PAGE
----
Apple wisely brings its iLife strategy to the iPhone and iPad
Perhaps lost in the shuffle amidst a slew of announcements on Tuesday is that Apple is making its fleet of iWork apps available free for download on new iOS devices. In addition to Pages, Keynote and Numbers, users will also be able to download iMovie and iPhoto free of charge.
Think about that for a second; in one fell swoop, Apple made its entire range of productivity and creativity apps (save for GarageBand) available for free. As it stands now, purchasing all of the aforementioned apps would set you back US$40.
This is significant on a number of levels, and harkens back to Apple's strategy with the Mac when it first began introducing what would soon become a formidable collection of apps that together comprised Apple's iLife suite of software -- iTunes, iMovie, iPhoto, iDVD (now defunct), iWeb (also defunct) and, last but not least, GarageBand.
Steve Jobs first introduced Apple's "Digital Hub" strategy back at Macworld in 2001 (though iMovie had already existed at that point).
"If you use iMovie," Jobs boasted during a vintage performance, "it makes your digital camcorder worth 10 times as much because you can convert raw footage into an incredible movie."
In relaying the thought process behind Apple's digital hub strategy, Jobs explained that the "glue that's going to make all this happen are the applications: iMovie. iTunes. iDVD. They are going to be our passport into our new digital lifestyle era."
And Jobs was spot on. Macs in the early 2000s began shipping with powerful software applications that enabled users to harness their creative juices and manage their digital media right out of the box.
I myself was a heavy iMovie user early on and remember being blown away by what was now possible. While my videos were hardly award-winning productions, my friends would often excitedly remark, "You were able to do that on your computer? And the software to do that just comes with it for free?"
Once iPhoto hit the scene in 2002, soon followed by GarageBand in 2004, Apple's suite of iLife software really empowered the average user to create ambitious and professional-grade projects.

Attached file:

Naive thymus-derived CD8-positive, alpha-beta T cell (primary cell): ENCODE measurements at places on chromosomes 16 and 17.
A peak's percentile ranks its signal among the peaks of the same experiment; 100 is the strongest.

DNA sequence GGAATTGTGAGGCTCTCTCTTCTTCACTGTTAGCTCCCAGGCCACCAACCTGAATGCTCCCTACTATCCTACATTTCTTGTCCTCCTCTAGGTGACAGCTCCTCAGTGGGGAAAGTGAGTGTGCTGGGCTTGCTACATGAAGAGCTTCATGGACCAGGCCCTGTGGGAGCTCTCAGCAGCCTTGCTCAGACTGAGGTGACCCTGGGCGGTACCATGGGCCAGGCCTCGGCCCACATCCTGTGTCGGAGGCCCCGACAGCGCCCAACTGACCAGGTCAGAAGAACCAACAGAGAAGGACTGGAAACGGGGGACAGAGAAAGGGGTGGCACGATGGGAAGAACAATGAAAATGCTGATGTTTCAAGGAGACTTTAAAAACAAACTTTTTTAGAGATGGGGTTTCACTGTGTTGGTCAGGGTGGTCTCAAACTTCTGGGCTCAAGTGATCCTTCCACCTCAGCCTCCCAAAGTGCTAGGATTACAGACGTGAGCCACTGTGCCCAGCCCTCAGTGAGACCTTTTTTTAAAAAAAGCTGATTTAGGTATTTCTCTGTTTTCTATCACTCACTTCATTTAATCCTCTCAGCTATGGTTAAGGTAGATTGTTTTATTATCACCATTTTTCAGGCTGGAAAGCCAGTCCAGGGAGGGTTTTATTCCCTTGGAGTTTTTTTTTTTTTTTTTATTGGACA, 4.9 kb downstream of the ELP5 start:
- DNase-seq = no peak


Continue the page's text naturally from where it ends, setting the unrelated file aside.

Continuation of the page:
Apple's iLife strategy with the Mac provided a value proposition that was simply unmatched on the Windows side. While it's impossible to quantify how many Macs were sold on account iLife, there's no denying that iMovie and its brethren created a lot of happy customers who became reliant upon and excited about the Apple ecosystem.
Now, Apple is taking that same strategy and applying it to iOS. While the aforementioned iOS apps won't be pre-loaded, they will be available as free downloads on new iOS devices.
Much like the Mac, this strategy aims to enhance the value of iOS devices, especially when measured against competing devices from the likes of Android and, well, I guess mostly Android.
During yesterday's event, Tim Cook explained:
We think that iWork is a really key advantage for our customers' productivity, and that iPhoto and iMovie are great for are customers creativity. No other platform has any apps like these. We think that all iOS devices are made even better if they have these apps. And almost all of our customers want these apps.
Sounds a lot like Jobs back in 2001, right?
iLife on the Mac put powerful media creation tools at the forefront of the PC user experience. Now, Apple is implementing the very same strategy for iOS and it's hard to see this as anything but a savvy business move on Apple's part. Out of the box, productivity and media-creation tools will be more accessible and intuitive on iOS than on any other mobile platform.
Well played Apple, well played.
Software Updatesmore updates
- Apple Remote Desktop updated with Yosemite support
- OS X Yosemite 10.10.2, iOS 8.1.3 updates now available
- Sports Illustrated 120 SPORTS channel comes to Apple TV
- Logic Pro X update brings AirDrop support, new effects, tools, and more
- Parallels Access 2.5 released, adds file manager, computer-to-computer remote access
- The Google Translate iOS app is about to get a lot smarter